Here's a science dictionary worth poring over for hours. The concise, well-written text and amazing photos and drawings in The Ultimate Visual Dictionary of Science
provide an overview of science, from physics to biology, astronomy to mathematics--nine major fields in all. Within the larger sections, each fairly broad subtopic (such as "Reptiles," "Catalysts," and "Medical Imaging") gets a two-page spread. A brief beginning section introduces science as a concept and the work of scientists, while a useful section in the back bolsters the dictionary material with tables of measurements and data. The real strength of a visual dictionary is its images, and this one doesn't disappoint. The illustrations, including intricate cross sections, explanatory diagrams, and fascinating photos, are topnotch. This edition is up-to-date, with information on computer networks and mammalian cloning--a great family science reference. --Therese Littleton
From School Library Journal
Grade 6 Up-Like DK's Ultimate Visual Dictionary (1998), much of this title is a compilation of several previously published volumes. The Visual Dictionary of Physics (1995), The Visual Dictionary of Chemistry (1996), and The Visual Dictionary of Human Anatomy (1996, all DK) have been virtually reprinted page by page, illustration by illustration, and shrunk to fit a smaller format. Nowhere in the book is this fact mentioned. Other sections include medical science, life sciences and ecology, earth sciences, astronomy and astrophysics, electronics and computer science, and mathematics. Here, the information has been synthesized from earlier books and updated. The life-sciences section includes some nifty diagrams of arthropods, sponges, and plants. In the electronics section, there are diagrams of transformers, conductors and semiconductors, etc. "Mathematics" includes brief cogent descriptions of coordinates and triangles, probability, logic, and other functions, with lots of clear, understandable diagrams. As none of the information is laid out in dictionary format, it is often necessary to consult the index. Useful data such as physics formulas are at the end of the book along with a glossary, an index, and a short biographical list of scientists. If you don't already have the topical visual dictionaries in your collection, this is a relatively inexpensive way to get all three plus other useful information.Jo-Anne Weinberg, Greenburgh Public Library, NY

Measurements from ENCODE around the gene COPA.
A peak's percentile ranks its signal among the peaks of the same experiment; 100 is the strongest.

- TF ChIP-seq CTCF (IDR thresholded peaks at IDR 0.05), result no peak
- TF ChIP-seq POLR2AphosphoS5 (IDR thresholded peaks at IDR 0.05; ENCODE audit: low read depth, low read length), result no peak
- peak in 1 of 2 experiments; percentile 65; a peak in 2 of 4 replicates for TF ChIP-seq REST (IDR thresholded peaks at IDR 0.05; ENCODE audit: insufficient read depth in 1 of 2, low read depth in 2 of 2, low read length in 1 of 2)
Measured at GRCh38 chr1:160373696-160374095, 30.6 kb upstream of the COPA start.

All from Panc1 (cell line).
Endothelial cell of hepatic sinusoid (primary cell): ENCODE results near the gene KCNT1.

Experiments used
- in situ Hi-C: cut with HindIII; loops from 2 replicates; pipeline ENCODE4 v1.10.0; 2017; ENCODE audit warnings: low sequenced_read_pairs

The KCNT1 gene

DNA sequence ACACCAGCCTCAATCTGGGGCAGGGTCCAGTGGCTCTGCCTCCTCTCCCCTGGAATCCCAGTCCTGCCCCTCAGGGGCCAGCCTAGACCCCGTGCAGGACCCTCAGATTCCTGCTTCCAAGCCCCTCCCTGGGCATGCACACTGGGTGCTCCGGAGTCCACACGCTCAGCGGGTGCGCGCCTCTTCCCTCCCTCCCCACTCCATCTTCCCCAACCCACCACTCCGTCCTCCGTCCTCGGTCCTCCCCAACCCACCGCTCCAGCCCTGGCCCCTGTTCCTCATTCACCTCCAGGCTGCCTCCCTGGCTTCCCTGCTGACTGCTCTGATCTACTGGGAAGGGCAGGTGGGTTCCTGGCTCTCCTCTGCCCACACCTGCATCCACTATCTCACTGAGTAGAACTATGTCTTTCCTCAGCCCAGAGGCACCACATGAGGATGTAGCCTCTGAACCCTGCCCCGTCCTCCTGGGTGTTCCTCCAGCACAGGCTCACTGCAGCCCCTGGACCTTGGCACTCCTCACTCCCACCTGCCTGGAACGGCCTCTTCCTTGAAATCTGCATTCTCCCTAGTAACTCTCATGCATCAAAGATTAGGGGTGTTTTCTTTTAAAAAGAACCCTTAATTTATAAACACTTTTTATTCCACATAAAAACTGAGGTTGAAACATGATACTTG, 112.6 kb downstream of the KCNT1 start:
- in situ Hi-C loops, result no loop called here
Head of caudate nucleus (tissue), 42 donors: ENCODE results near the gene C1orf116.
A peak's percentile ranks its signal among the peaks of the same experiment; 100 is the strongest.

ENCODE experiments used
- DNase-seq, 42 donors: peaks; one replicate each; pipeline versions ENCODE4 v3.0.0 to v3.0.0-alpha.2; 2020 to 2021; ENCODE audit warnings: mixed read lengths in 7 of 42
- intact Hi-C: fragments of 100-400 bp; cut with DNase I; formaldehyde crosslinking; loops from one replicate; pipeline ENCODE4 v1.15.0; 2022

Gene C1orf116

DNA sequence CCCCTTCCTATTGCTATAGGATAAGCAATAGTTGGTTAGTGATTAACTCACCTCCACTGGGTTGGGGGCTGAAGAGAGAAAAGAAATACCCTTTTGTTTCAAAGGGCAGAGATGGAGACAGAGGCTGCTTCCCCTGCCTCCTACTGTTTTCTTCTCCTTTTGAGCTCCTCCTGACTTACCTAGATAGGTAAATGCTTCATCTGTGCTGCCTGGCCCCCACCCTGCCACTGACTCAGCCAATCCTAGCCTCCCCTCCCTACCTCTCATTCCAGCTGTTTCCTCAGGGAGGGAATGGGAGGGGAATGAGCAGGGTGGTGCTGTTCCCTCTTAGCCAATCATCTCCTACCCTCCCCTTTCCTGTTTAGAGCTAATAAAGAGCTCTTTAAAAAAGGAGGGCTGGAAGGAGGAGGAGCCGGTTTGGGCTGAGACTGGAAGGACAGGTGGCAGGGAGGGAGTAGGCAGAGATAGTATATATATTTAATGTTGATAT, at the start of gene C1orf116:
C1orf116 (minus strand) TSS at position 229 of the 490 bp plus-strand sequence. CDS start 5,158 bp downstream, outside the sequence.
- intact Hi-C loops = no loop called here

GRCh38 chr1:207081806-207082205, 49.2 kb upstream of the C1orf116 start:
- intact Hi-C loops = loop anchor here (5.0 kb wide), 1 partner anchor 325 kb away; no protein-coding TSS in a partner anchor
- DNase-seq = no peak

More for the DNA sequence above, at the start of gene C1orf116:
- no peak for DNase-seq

Copyright 1998 Reed Business Information, Inc.